Progressive has partnered with OnStar Corp. to bring its usage-based insurance program, Snapshot, to OnStar customers.
Starting this summer, buyers of 2016 and most 2015 General Motors vehicles will have the option to have their driving data gathered by the OnStar system already built into their new car.
Customers who choose this program will be able to receive an e-mailed “safe driving assessment” after 90 days that shows how they compare to other drivers. They can then decide if they want to share the data with Progressive and receive a discounted quote on their car insurance. The option will also be available on some 2014 and 2013 vehicles.
There is no additional cost to OnStar customers if they decide to participate – the program is included with their OnStar service.
OnStar, a subsidiary of General Motors, is a subscription-based communications, security and navigation system. All new GM cars offer a trial subscription — more than 30 million vehicles, according to the car manufacturer.
Dave Pratt, Progressive general manager of Usage-Based Insurance in Mayfield, Ohio, said the main difference between this program and the company’s regular Snapshot program is that drivers don’t have to bother with a using a device in their car.
The OnStar approach also addresses concerns over privacy, he said.
“If they opt-in, OnStar sends the data to us and we apply that to a quote with a discount to the customer. We only see the data if the customer explicitly says they want to share it with Progressive,” he said.
He said Progressive developed this program in response to consumer feedback for an easier, less invasive usage-based insurance option.
“With the OnStar program you can learn about what your discount will be before you are a customer so you can get a quote and then decide before you buy a policy with us,” he said.
According to Pratt, the privacy concern is also why existing Progressive customers would not be able to use the program through OnStar, as the company’s systems are not set up to capture data for an existing policy. They can, however, have a Snapshot device sent to them if they would like to find out if they are eligible for a discount.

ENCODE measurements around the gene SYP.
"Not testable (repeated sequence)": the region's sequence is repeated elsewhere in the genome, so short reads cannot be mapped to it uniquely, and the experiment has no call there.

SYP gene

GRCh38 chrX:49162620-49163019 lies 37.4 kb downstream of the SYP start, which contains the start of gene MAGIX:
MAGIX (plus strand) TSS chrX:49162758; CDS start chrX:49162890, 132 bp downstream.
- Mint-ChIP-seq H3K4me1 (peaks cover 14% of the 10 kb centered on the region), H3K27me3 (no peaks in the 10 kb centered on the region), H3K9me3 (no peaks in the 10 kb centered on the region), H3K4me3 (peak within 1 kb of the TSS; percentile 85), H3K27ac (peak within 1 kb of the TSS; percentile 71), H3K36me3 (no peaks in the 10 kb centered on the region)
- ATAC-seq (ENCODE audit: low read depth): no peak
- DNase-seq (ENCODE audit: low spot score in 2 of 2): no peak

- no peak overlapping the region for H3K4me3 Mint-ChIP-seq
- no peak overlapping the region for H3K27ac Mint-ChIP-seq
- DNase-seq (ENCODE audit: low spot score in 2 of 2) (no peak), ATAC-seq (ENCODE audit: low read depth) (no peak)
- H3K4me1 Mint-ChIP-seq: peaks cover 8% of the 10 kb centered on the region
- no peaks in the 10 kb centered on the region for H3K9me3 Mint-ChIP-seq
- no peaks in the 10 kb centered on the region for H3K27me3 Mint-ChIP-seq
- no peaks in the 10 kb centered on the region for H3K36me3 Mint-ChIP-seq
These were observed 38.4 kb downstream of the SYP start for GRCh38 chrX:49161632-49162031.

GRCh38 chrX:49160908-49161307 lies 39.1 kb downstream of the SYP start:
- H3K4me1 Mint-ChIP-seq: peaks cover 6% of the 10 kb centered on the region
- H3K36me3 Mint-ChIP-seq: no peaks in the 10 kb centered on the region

Progressive’s regular Snapshot program does offer non-Progressive customers a “test-drive” option. It will send the device to drivers to use for 30 days so they can find out what their discount would be. However, Pratt said the company has been disappointed in how few consumers have done this.
“We are hoping by making it easier for OnStar customers, they will take advantage of knowing what the car insurance price will be before they buy,” says Pratt.
The available discount will be the same for OnStar customers as for those enrolled in the regular Snapshot program. The maximum discount available in most states is 30 percent.
According to Prattt, the discount will also be measured the same. It is based on how much a person drives, at what time of day, and how often they hit the brakes hard. Two-thirds of those who try the program end up qualifying for a discount, according to the insurer.
OnStar will begin to offer the program to its customers in March or April. The data will be collected over the next three months in order to offer “scorecards” so Pratt expects Progressive will begin offering discounted quotes starting in the summer.
Pratt encourages agents to take advantage of Snapshot as he says it offers them a competitive edge over other insurance companies.
“We have this industry-leading product and a lot of our direct channel competitors are trying to copy it,” he says. “It is a way for agents to take business away from the Allstates and State Farms. Our agents who are using Snapshot are selling more business.”
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